Sydney worked at a postal delivery service. She worked the evening shifts, usually, helping deliver packages so that they could be loaded onto cargo planes. She would’ve changed jobs if she could, but there were no jobs to change in to. The monument of the American Dream was crumbling before the nation’s eyes. No jobs, no money, no safe suburban homes, and happy families and promises of equal opportunity. The city was in lockdown, under “martial law”, as were a number of cities across the US. Nobody could leave. Else Sydney would have done so a long time ago. The army had set up massive barbed wire fences and checkpoints around the place.
Her family were in Chicago, as far as she knew, locked down when the riots started. She hoped they were still okay. Though she doubted it. The way she’d heard it, Chicago was worse than here.
After what felt like hours, she stood up straight, sucking in deep breaths as she tried to calm herself. Her legs were still shaking, but she was alright. She started to walk back, eyes averted from the thing lying on the boardwalk not five metres from her. She stared at the advertisements on the digital posters as she walked by. There was one ad with a picture of the city mayor on it, and he was smiling in what was supposed to be a reassuring way. The captions read VOTE FOR ED HEARDT: END THE MARTIAL LAW!
She stared at the screen for a moment, pausing, wishing she could believe it – she stood there until the ad cycled through. It was a nice thought, the idea that you could just vote to end the lockdown. But America didn’t care what they voted. They were behind the barbed-wire fences for a reason. They weren’t supposed to get out.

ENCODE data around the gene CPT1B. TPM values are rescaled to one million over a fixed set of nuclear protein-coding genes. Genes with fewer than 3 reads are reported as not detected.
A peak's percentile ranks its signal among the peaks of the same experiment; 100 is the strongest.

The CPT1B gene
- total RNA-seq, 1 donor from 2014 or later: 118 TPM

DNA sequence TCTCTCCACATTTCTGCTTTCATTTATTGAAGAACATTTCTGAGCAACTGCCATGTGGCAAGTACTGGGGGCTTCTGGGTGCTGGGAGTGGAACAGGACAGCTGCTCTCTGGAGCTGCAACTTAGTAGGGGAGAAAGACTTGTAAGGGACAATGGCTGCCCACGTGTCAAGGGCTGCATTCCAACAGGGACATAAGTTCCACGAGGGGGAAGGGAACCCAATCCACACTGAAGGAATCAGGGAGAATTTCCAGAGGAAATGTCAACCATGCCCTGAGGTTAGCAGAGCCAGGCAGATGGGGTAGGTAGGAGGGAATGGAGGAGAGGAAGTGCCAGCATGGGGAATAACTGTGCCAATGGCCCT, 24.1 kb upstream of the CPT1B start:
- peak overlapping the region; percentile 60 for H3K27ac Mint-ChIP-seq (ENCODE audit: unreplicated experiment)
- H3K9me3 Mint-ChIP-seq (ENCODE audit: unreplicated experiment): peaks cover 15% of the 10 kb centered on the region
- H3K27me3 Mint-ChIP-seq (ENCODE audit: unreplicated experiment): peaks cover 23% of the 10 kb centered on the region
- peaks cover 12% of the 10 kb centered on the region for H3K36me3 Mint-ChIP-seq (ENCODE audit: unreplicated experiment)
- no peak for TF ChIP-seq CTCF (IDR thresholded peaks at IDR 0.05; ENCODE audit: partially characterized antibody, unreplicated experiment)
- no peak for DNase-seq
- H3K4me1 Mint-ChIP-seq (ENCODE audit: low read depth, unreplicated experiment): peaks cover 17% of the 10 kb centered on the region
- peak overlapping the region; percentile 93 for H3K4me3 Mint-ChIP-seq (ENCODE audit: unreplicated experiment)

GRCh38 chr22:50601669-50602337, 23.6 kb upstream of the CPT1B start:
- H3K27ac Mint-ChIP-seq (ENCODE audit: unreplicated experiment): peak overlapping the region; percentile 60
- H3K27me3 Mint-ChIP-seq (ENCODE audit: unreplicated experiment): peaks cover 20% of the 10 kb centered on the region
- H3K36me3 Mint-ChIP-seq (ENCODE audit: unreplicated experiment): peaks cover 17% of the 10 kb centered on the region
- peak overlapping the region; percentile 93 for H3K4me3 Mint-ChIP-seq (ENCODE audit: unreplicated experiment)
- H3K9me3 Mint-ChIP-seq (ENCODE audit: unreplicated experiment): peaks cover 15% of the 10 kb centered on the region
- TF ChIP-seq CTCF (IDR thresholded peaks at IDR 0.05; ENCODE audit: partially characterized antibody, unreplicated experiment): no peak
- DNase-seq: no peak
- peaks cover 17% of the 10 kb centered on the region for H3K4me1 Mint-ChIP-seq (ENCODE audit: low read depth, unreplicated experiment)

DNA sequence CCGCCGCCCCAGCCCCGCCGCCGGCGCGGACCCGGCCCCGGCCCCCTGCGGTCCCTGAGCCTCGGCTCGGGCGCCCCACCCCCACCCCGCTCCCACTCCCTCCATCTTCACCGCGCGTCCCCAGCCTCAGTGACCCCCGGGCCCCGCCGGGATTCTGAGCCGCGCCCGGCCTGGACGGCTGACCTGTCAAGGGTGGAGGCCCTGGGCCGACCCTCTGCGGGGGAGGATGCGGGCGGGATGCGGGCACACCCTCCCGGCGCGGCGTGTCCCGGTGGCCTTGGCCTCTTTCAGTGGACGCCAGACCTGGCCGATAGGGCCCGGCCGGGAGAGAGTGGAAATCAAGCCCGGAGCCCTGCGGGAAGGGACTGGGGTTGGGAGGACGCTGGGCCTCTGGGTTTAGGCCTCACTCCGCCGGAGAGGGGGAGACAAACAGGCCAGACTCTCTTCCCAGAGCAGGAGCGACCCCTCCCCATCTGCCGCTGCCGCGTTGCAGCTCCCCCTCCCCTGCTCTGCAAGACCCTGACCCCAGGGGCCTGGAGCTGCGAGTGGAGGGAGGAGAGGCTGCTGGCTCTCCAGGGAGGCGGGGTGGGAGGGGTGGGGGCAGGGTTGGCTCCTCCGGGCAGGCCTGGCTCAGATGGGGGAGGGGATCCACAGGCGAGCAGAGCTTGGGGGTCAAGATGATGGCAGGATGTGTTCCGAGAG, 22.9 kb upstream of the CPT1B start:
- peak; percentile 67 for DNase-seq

But could she really blame them for that? She’d seen the madness that ran rampant in this city, firsthand – if she had the power, she wouldn’t let any of that leak out. Better to cut it off. Better to burn it to the ground, lest the sickness spread.
Her train of thought was interrupted by the sound of footsteps. She looked up. A shiver danced along her spine.
He (it) was wrapped in grey clothes – a filthy, hooded burial shroud, which hung off a tall and gaunt frame. It wore a corpse-mask, ragged holes for eyes, stiffened features that without the closest scrutiny could have easily been mistaken for the real thing. It was standing directly in her pathway, motionless. A masked ghost. A phantasm.
In its left hand was a knife with serrated teeth. Spattered with glossy black liquid.
She stared back at him, paralysed. A bird locking eyes with a snake.
‘W-what do you want?’ She called.
‘I can g-give you money if you w-w-want,’ she tried again. ‘Just let me go. Please.’
The figure took a step towards her.
She broke, at that, bolting in the opposite direction.
She could hear his footsteps behind her, thumping on the wooden boardwalk. She didn’t dare to glance back, as she fled, her heart in her throat. She had to run faster. She had to run faster. She had to –
Bony hands swept at her shoulder from behind, and she screamed, her body sent spinning to her left. She stumbled over, slamming into the fence on boardwalk fence alongside the river.
Winded, gasping for breath, she tried to get up; the killer’s hands pushed her down, and she looked up, her vision swimming. She tried vainly to fight back, but she couldn’t breathe. She couldn’t scream.
She reached for the phantasm’s mask, the terrifying corpse-visage, seeking to tear it away. It was spotted with scarlet, sprinkled with a fine bloody mist. The visage leered down at her, skull-like, black hole eyes staring balefully down at her as the knife rose –
The last thing she saw before everything went dark was the city lights. The glass buildings, shimmering in the silver-blue glow. Towering around her and hemming her in. High walls. Prison cell bars. No escape from the nuthouse.